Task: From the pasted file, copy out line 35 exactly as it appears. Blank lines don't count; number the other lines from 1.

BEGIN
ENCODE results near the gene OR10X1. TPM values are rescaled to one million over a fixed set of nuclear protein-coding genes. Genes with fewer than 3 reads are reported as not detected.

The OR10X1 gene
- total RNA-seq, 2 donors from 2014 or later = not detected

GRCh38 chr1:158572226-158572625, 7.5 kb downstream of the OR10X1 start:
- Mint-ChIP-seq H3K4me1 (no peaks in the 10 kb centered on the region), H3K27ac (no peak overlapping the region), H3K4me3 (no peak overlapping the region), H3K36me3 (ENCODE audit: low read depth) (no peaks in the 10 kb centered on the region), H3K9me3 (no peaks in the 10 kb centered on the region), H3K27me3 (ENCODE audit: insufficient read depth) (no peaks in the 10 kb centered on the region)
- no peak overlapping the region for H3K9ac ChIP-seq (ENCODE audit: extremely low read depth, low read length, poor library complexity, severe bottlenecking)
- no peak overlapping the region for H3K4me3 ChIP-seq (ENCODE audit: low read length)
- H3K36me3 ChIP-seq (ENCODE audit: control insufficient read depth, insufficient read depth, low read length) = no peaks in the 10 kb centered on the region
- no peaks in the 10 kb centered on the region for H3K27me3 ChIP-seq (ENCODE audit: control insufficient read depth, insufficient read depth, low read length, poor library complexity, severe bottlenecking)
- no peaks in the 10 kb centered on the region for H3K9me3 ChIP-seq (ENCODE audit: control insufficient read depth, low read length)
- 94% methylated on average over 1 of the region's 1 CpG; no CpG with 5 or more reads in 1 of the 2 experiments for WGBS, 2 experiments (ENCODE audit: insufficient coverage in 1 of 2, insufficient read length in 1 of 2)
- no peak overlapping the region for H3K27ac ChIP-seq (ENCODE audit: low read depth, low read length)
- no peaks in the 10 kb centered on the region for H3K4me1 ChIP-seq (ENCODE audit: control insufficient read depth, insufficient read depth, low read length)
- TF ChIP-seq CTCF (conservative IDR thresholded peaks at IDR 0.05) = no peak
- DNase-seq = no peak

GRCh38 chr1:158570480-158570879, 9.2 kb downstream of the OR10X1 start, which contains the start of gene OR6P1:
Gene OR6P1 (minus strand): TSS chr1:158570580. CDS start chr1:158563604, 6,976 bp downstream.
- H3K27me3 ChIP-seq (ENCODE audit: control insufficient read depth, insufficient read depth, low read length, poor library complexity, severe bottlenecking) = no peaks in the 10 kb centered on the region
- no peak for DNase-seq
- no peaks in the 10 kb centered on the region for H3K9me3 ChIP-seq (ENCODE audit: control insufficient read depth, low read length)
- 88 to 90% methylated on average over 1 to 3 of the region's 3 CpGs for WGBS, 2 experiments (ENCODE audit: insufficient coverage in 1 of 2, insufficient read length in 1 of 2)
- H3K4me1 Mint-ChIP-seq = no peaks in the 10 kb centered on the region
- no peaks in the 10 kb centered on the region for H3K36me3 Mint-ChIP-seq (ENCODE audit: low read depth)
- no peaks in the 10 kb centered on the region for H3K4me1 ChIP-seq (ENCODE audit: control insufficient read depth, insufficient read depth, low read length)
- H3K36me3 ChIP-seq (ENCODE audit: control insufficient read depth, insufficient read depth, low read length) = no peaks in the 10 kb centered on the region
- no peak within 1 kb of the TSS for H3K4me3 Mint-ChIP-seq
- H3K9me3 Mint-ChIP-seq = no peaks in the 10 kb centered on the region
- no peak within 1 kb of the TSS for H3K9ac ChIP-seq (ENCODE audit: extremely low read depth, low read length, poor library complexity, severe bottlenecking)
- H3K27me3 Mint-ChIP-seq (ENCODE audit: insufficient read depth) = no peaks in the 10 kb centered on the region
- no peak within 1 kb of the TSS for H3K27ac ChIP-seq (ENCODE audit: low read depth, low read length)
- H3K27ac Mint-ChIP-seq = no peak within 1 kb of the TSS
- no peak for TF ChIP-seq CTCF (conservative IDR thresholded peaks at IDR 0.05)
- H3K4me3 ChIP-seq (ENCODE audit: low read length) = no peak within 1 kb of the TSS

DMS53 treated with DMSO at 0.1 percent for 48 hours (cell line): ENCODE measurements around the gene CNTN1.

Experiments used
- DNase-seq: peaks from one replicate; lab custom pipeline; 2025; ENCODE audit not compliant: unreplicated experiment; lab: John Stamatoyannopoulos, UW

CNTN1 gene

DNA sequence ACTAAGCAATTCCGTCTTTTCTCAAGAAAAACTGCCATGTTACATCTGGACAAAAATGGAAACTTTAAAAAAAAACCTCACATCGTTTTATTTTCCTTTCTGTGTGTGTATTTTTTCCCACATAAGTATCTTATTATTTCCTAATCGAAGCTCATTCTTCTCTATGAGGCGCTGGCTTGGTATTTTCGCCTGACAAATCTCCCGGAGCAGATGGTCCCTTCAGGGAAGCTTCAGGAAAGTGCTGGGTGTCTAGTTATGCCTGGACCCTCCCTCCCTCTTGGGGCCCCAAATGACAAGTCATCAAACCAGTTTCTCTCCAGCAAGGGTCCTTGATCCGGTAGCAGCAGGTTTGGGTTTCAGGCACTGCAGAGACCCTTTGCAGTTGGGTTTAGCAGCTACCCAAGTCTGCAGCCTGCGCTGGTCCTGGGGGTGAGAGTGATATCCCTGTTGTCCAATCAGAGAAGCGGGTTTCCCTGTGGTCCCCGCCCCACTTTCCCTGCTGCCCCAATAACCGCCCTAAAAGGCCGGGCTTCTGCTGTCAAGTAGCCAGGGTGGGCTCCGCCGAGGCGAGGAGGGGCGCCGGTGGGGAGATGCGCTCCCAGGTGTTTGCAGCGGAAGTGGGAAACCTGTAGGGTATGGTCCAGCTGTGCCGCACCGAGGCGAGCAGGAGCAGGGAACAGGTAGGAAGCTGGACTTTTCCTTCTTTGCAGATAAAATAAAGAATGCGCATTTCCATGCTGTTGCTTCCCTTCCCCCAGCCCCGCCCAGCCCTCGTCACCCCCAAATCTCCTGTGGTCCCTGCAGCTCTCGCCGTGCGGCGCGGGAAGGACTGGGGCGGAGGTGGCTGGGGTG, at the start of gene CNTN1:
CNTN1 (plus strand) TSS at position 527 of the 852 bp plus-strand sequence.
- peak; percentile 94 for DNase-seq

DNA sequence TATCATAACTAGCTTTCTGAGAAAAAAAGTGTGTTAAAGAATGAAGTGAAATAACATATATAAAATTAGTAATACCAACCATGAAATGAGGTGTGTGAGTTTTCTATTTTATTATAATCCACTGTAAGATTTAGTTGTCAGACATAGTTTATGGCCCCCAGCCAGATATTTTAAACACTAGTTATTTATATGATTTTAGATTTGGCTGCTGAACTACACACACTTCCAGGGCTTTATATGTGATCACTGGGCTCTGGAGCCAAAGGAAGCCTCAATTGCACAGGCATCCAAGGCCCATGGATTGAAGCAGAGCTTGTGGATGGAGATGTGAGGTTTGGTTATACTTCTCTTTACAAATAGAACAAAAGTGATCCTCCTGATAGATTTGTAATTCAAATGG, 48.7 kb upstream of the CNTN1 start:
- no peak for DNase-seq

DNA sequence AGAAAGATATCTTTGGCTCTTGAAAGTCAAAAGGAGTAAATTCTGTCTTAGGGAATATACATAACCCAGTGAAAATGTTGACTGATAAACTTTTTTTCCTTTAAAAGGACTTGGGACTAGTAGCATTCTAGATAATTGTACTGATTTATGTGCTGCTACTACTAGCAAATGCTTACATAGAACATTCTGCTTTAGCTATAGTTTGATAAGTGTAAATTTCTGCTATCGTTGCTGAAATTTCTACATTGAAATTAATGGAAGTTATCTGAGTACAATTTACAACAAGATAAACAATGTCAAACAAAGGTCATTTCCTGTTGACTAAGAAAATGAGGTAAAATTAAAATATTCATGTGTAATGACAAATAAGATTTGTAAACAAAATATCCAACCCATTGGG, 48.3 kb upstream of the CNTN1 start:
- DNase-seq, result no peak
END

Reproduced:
Experiments used